Women Haven’t Disappeared… They’ve Uploaded Themselves
They were removed from publications, their names excised, their pictures blurred and cropped, but they still existed. Like all matter, they take up space, and when squeezed out of one room, they expanded into the next.
One day they were there: in the shuls, school parking lots, neighborhood flyers announcing dinner honorees–
–and the next they were gone. But not really gone:
They had uploaded themselves.
It started with blogs, like Imamother. Then the comments section of Yeshiva World News and Only Simchas. It was a quiet thing at first–a word here, a post there–but then they exploded, claiming Whatsapp, Instagram, Facebook and Google+ as their own. They planted their flag, and their pictures, all over the World Wide Web.
At first, few noticed. Women were still around. In fact, many would claim they were better than ever. They behaved. They were demure. They didn’t complain. While some had worried that the increasing number of frum women entering the workforce to support their husbands and families would lead to the disintegration of the Jewish Home, it was pleasantly noted that the women were finally beginning to live up to the standards of Aishes Chayil. It was a wonderful time to be alive and frum.
But the women had not disappeared.
They had uploaded themselves.
On the street all that was left were the neat and tidy bits.
Online: their personalities.
Online they shared the parts that made them human. The things they found funny. The things they struggled with. The causes that mattered to them. In binary they laughed and cried and supported one another. In ones and zeros they exchanged tips, tricks and sheitle hacks.
Online they grew and grew until they filled the Cloud with themselves.
But the Cloud isn’t real. It’s just Plato’s shadow on a cave wall. And the lives the women lived on the streets were just shadows too. Their minds were in the Cloud while their bodies went through the motions: wake the kids up, go to work, make Shabbos, read a magazine…. But the women weren’t in the magazines, not even the magazines made for them. There was so little attaching them to this world. Even when they were unplugged, their thoughts were plugged in: “After Shabbos I have to tell the group about….”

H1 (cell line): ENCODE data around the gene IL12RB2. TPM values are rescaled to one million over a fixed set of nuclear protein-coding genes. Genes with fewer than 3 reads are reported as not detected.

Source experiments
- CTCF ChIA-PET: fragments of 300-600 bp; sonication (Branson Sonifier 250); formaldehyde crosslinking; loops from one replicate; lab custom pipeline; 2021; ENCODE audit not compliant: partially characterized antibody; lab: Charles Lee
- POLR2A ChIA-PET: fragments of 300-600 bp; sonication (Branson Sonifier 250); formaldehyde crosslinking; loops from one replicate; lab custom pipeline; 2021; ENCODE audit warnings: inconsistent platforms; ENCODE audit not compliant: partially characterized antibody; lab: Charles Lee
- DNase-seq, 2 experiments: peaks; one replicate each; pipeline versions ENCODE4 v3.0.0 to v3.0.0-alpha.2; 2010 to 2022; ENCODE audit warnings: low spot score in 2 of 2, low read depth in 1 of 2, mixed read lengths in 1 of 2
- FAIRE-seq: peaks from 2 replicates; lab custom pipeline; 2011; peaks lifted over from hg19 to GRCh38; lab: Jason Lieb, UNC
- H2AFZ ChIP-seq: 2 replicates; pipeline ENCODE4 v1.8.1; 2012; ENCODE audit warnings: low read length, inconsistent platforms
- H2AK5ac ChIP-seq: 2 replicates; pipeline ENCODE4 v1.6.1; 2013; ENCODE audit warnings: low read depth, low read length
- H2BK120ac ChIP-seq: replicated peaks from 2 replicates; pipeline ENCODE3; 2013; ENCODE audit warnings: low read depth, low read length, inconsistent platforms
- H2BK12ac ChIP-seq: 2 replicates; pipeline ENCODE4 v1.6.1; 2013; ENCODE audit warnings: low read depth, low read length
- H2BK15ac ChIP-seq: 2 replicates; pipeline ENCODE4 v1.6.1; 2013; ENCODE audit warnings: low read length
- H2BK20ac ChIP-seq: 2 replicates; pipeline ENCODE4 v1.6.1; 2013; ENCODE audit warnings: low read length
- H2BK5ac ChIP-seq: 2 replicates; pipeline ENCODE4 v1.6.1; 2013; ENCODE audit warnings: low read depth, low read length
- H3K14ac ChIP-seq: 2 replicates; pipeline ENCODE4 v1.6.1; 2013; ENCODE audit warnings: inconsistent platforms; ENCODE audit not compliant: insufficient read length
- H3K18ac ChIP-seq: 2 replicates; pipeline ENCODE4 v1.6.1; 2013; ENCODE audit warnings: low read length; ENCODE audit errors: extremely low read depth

And still few noticed. Even among the women. In fact, they felt better than ever. They had a space that was theirs. A voice. A community. And at the same time they were able to relate to the people in their physical lives in the way that was expected of them. Whenever the demands got too much, they turned on a device and opened a vein. Their online presence could be easily justified, and when it couldn’t, well, there was always the anonymity of light and code to hide behind.
But the women could not disappear.
And they could only upload so much.
What was left behind, what tethered them to Earth, tugged at them. Some began to wonder: what would it be like to be whole again? It was once like that, right? Once women did not have to split themselves in order to be themselves.
Those women began to wonder: What if they had room in the real world? What if people listened?
What if . . . people . . . saw them?
These women wondered these thoughts out loud, but not out loud; they wondered in the Cloud where it was safe. They had no oxygen in the other place, and so they wondered their thoughts in digital breath. They typed letters and placed them in the cracks of firewalls hoping Hashem read them and their communities didn’t. They wanted to download themselves and interface with reality, but they were hesitant.
Because there were other voices in the Cloud.
Other women–and many men, virtual explorers in the digital ezras nashim– disagreed with these women. Things are fine as they are. Why print selves using permanent pixels on a page only to be scrutinized for hem length when one could have hundreds of followers from the comfort of one’s smart phone under a catchy alias? What could be more tznius than being covered from head to toe by computer code? Faces should be for Facebook Feeds. If one doesn’t like a magazine’s policy, don’t patronize it.
Or start an online one.
Because, after all, the women haven’t disappeared.